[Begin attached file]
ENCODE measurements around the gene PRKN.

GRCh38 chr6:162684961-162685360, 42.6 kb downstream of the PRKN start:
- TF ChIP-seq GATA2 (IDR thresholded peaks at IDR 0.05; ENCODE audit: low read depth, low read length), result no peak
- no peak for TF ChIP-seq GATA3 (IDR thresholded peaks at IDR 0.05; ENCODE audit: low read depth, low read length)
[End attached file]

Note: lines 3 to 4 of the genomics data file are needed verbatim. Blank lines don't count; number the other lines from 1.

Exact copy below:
- TF ChIP-seq GATA2 (IDR thresholded peaks at IDR 0.05; ENCODE audit: low read depth, low read length), result no peak
- no peak for TF ChIP-seq GATA3 (IDR thresholded peaks at IDR 0.05; ENCODE audit: low read depth, low read length)